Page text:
A new Biblical them park will soon be opening up in the rural U.S. state of Kentucky. The park, called the Ark Encounter theme park, is being built by Answers in Genesis, the same organization that built the Creation Museum, and will feature a giant replica of Noah's Ark. The only problem is that the state is using public money to help fund the park's construction.
The park picks up where the Christian creation myth leaves off, telling the story of the great flood from the biblical book of Genesis and following with the rest of the Old Testament. Much of the construction costs are being funded by the people of Kentucky, not through private donations or other sources. According to Cathy Lynn Grossman of USA Today, The Baptist Press said that the state's Tourism Development Finance Authority "unanimously approved tax incentives that will allow Ark Encounter LLC to recover up to 25 per cent of its construction costs through sales tax rebates if it meets attendance and sales projections." In other words, a state agency is remitting part of the company's sales tax dollars to encourage construction of the theme park.
Any doubts over the evangelical purpose of the park can be eliminated by taking a look at the mission statement at the Answers in Genesis Web site. According to Grossman, the statement reads that the "ministry of Answers in Genesis", which endorses the Christian concept of salvation, "can't think of a more effective way today to share the gospel with so many millions of people than an Ark", and that the "Ark of Noah is a picture of salvation, which allows us to also share with future visitors that Christ is our modern-day Ark of salvation", adding that people "who might never visit a church to hear the gospel will get that message at the Ark Encounter." Essentially, then, Kentucky, too, is endorsing the Christian concept of salvation by remitting sales tax money back to Answers in Genesis.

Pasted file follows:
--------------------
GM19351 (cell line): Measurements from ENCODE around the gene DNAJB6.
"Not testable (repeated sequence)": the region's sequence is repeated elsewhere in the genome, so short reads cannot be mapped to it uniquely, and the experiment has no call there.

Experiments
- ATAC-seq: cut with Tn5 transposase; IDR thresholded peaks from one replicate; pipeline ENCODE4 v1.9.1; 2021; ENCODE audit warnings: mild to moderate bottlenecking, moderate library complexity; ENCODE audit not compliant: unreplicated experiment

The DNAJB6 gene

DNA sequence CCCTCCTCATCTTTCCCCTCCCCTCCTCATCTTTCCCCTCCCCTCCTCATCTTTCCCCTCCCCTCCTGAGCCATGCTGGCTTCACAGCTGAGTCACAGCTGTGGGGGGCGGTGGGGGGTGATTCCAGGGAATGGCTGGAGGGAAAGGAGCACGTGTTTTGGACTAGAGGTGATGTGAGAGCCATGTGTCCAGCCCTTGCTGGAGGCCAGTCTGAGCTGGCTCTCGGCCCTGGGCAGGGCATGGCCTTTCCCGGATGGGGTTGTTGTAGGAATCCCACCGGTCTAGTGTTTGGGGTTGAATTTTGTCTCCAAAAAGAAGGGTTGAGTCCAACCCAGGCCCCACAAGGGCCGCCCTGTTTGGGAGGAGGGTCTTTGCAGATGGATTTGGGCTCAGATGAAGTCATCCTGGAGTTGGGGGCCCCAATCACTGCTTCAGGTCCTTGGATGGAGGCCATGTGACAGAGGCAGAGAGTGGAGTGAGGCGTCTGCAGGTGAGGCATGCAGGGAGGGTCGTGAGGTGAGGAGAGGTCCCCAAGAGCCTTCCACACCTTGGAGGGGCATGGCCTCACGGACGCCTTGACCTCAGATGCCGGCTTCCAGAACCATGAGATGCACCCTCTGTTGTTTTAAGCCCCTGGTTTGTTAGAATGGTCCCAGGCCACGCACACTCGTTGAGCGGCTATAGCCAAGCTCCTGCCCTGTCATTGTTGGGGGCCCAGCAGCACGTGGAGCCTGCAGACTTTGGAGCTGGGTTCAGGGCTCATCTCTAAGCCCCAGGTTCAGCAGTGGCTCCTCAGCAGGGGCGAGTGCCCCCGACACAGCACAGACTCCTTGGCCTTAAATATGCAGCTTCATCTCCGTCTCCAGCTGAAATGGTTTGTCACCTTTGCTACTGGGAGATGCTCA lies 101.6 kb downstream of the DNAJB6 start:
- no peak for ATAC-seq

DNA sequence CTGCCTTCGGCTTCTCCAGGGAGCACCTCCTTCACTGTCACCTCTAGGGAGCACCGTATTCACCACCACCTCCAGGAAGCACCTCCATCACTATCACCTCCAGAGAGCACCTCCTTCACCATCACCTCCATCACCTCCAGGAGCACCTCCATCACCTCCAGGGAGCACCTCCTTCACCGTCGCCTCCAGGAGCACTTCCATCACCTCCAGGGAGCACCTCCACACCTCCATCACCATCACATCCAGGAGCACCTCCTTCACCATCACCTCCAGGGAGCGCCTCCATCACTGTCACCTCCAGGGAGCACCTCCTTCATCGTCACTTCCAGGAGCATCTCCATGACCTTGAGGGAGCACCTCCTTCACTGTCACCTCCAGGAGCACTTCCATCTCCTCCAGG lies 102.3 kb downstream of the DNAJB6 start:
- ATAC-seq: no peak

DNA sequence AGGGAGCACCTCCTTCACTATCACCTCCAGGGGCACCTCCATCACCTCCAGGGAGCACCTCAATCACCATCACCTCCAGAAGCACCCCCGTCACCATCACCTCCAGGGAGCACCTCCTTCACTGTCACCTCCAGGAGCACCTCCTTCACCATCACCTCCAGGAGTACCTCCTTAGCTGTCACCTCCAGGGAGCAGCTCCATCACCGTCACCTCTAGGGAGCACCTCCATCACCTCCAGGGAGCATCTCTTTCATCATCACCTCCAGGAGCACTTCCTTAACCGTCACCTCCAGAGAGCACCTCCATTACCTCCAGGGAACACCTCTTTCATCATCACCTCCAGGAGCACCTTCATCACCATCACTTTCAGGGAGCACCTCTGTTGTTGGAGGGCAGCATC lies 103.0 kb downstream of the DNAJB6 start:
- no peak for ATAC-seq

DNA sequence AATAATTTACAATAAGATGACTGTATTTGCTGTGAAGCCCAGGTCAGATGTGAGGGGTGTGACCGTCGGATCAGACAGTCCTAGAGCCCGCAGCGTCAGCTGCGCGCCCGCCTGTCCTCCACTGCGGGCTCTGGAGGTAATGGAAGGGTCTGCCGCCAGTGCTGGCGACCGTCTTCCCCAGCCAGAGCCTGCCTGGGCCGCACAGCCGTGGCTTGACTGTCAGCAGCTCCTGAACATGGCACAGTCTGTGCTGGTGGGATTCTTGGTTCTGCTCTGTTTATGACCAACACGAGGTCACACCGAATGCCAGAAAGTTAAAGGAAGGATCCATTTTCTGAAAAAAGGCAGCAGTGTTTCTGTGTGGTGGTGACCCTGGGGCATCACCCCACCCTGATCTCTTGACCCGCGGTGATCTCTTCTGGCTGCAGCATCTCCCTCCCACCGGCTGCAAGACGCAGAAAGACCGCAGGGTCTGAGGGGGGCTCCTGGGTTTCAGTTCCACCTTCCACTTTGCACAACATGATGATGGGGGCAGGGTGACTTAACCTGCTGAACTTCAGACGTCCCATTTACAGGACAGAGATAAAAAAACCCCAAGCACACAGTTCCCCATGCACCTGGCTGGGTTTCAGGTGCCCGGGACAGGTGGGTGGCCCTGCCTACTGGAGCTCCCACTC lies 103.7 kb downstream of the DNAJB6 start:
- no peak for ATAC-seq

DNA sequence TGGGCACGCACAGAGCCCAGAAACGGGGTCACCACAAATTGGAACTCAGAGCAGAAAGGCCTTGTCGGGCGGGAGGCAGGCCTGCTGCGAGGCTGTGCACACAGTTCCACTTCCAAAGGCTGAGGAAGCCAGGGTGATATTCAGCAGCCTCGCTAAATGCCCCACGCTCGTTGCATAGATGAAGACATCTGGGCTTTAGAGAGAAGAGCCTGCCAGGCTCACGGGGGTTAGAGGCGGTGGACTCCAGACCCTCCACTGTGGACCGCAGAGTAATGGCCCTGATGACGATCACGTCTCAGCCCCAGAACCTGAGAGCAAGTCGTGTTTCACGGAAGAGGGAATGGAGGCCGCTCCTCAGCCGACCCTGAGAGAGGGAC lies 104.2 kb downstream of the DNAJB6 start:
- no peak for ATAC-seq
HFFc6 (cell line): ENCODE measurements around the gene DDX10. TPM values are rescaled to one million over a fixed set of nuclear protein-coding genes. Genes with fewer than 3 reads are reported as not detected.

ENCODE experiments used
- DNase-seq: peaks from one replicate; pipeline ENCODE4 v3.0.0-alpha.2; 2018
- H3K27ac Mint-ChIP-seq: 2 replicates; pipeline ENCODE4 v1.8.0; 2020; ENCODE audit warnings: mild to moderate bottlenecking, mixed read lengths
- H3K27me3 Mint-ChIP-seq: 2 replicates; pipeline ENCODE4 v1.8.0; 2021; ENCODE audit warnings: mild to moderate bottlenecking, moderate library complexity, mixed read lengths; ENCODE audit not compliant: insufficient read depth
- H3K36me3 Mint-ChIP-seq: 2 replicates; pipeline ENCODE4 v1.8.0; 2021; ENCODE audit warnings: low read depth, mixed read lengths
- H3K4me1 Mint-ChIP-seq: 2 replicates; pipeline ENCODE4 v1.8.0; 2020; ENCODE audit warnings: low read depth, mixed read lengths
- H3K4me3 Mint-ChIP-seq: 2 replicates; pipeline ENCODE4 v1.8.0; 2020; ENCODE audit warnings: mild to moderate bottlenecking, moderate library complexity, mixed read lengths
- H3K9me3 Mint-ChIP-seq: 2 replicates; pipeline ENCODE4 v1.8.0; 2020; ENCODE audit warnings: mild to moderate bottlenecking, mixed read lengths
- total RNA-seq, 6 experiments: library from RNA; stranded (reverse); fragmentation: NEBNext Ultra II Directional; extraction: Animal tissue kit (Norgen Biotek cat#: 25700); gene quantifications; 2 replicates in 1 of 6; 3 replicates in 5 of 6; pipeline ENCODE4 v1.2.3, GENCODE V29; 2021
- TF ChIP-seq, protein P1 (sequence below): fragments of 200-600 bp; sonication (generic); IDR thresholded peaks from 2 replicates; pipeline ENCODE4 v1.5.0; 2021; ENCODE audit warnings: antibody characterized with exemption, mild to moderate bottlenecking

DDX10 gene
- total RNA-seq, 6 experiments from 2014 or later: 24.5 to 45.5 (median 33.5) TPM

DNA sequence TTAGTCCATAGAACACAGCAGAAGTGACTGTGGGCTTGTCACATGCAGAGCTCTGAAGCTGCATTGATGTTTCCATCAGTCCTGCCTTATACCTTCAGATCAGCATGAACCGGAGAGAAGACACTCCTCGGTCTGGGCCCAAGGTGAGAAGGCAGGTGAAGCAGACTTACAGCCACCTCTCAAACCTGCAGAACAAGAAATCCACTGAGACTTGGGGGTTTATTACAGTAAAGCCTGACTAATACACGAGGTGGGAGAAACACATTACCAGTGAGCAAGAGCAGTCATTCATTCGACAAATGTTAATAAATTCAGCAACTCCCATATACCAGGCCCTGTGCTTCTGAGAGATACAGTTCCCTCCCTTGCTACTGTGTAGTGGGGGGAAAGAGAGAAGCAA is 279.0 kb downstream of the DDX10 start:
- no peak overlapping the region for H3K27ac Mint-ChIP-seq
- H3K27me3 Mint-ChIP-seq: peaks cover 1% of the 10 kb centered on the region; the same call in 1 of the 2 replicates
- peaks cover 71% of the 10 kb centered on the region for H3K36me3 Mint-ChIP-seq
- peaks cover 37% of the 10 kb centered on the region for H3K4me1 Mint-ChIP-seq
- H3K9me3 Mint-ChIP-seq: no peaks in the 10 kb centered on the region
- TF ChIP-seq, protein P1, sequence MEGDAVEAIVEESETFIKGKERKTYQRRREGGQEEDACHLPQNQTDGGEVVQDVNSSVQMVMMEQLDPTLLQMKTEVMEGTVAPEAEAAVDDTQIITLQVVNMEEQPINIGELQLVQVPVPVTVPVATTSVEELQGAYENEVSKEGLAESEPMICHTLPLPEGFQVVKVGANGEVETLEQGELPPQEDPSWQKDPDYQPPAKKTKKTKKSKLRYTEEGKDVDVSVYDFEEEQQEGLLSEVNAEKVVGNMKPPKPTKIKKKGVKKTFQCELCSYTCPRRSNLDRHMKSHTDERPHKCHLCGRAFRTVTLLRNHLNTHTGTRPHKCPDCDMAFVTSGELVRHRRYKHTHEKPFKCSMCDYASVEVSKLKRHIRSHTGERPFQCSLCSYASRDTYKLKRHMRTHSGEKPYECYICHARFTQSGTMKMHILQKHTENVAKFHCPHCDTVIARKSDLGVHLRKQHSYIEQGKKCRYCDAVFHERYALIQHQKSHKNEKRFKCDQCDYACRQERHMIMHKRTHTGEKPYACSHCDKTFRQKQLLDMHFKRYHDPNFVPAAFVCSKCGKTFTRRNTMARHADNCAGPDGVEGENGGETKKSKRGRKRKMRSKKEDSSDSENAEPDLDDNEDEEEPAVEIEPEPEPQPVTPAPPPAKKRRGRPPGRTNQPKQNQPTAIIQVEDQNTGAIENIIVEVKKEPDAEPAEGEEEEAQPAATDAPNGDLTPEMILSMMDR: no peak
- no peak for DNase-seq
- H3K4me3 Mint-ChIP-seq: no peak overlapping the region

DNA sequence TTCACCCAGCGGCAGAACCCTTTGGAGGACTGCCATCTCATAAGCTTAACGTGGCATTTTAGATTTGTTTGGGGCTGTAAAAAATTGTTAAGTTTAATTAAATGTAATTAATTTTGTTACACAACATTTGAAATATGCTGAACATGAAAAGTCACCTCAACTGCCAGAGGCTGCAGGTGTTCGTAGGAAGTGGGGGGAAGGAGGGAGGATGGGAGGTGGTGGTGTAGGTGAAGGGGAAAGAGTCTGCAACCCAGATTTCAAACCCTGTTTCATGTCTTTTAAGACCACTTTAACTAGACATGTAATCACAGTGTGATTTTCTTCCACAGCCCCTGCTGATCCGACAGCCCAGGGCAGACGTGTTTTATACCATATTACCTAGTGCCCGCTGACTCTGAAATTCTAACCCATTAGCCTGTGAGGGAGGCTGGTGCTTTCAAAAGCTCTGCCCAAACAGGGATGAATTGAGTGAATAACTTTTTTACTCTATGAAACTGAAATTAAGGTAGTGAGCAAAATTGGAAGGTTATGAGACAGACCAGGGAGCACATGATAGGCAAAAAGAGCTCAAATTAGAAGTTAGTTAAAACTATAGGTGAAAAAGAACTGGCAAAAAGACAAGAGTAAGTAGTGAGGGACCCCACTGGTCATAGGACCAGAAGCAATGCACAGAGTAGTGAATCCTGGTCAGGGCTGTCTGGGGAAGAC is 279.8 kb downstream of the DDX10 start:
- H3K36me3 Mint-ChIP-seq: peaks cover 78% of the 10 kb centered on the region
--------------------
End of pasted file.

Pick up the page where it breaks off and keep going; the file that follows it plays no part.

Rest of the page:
Not everybody is happily letting Kentucky off the hook, however. Grossman quotes a recent editorial in the New York Times which accuses the state of blatantly violating the First Amendment to the U.S. Constitution: "Granting tax incentives to the explicitly Christian enterprise clearly clashes with the First Amendment's prohibition on government establishment of religion" said the author, noting that "[p]ublic money is not supposed to pay to advance religion. Kentucky's citizens should certainly ask themselves if this is really the best use of taxpayer dollars." Thus, while so many states are getting away with funding religion, there are still a great many voices in the public which are openly decrying such practices, suggesting a relatively healthy suspicion of religious influence in government.
Nevertheless, the situation in Kentucky is unsettling. It is somewhat ironic that a nation which prides itself on a constitution barring state religion should, at the same time, so readily allow its constituent states to incentivize religious instruction through tax rebates. (In a previous blog entry, we discussed how the state of Arizona is granting similar tax rebates to individuals who donate to religious schools.) Meanwhile, children in the United States are lagging far behind children in Europe, Canada, Japan, and other parts of the world in terms of math and science literacy. One would think that tax money would be better spent on the arts, medicine, technology, or scientific advancements than on the specious theory that dinosaurs roamed the earth side-by-side with man.